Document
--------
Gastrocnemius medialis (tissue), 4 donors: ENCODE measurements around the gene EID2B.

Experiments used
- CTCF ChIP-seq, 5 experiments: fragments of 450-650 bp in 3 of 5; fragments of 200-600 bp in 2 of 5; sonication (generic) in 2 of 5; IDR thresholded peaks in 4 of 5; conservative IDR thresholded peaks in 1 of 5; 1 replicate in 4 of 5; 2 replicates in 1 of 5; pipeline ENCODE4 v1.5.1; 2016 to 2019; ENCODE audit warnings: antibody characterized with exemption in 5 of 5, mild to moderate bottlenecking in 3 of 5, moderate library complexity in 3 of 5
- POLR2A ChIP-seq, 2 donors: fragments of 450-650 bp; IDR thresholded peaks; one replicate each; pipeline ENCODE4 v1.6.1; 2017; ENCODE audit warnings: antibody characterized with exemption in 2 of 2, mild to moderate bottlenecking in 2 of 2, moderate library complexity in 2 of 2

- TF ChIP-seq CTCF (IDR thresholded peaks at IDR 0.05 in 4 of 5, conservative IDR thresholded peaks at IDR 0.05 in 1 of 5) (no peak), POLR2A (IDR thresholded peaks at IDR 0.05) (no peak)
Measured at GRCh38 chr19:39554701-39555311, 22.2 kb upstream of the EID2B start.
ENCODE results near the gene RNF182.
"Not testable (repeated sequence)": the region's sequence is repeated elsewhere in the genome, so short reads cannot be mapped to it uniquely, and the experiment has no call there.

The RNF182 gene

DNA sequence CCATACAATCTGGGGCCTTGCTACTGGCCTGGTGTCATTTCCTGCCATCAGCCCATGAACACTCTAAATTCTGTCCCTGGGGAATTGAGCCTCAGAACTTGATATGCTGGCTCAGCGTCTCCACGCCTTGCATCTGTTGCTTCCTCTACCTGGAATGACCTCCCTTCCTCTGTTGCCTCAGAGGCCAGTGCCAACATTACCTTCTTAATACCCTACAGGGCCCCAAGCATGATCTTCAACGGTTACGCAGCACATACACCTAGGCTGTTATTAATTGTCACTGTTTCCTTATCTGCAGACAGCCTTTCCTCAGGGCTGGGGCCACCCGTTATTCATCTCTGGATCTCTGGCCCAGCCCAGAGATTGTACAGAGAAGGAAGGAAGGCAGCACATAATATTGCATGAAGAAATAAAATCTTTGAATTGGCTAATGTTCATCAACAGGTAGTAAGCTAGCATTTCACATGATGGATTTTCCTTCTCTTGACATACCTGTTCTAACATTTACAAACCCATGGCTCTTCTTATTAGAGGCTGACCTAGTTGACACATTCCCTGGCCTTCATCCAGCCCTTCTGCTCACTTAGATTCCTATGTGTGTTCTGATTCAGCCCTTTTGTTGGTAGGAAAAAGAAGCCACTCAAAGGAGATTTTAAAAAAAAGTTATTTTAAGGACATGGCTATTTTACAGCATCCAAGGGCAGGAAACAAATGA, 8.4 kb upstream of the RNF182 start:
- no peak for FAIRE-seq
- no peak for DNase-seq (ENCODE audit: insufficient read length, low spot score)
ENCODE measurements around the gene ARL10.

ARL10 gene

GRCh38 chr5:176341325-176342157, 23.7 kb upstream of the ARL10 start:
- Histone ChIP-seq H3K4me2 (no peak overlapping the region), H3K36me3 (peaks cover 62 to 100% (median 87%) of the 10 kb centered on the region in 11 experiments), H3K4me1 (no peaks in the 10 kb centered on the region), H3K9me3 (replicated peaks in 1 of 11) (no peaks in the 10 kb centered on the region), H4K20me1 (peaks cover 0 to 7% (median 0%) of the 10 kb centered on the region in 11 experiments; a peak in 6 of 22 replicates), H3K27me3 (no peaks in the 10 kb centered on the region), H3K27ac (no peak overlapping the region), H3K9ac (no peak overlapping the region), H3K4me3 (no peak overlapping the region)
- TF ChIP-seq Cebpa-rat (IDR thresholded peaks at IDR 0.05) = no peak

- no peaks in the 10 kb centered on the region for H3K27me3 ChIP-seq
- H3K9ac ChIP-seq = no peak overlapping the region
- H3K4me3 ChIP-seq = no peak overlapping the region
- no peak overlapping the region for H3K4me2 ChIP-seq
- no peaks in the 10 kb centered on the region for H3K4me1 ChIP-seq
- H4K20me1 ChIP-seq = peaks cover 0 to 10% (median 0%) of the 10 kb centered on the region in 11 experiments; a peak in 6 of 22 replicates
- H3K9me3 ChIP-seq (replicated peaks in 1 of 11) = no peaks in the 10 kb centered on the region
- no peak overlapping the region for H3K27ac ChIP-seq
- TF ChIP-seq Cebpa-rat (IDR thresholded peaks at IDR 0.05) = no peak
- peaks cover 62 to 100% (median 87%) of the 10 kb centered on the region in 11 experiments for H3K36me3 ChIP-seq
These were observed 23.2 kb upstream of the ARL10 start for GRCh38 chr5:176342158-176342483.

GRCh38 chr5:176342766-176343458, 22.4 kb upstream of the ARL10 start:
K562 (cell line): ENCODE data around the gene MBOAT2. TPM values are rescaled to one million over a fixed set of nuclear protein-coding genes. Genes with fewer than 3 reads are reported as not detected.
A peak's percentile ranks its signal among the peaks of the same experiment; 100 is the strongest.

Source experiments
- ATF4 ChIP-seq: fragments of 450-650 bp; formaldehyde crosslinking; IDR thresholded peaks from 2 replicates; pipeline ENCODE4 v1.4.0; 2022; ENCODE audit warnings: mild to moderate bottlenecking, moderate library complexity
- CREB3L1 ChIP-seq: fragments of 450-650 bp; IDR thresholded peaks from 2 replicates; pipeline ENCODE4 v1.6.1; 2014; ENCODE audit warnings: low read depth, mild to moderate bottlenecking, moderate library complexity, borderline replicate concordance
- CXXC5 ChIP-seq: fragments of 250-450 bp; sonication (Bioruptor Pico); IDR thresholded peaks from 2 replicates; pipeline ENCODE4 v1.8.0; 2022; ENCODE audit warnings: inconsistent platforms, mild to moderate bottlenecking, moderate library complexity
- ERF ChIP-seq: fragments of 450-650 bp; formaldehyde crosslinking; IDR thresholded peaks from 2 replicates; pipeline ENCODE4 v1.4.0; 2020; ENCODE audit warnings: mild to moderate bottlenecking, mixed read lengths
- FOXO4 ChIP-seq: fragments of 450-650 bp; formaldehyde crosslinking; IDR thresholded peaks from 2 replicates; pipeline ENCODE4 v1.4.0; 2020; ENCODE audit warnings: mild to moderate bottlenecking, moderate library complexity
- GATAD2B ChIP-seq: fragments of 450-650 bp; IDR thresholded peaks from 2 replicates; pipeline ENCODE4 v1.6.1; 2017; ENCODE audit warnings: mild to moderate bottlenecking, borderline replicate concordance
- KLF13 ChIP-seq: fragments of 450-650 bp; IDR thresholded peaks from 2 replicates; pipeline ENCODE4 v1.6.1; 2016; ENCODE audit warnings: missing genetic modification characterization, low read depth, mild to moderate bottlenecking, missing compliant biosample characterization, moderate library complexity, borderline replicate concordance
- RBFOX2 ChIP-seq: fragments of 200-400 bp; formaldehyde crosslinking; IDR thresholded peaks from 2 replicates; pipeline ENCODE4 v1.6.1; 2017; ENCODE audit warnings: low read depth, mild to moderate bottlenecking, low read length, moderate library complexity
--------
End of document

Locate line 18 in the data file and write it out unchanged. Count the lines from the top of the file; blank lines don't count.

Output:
- no peaks in the 10 kb centered on the region for H3K27me3 ChIP-seq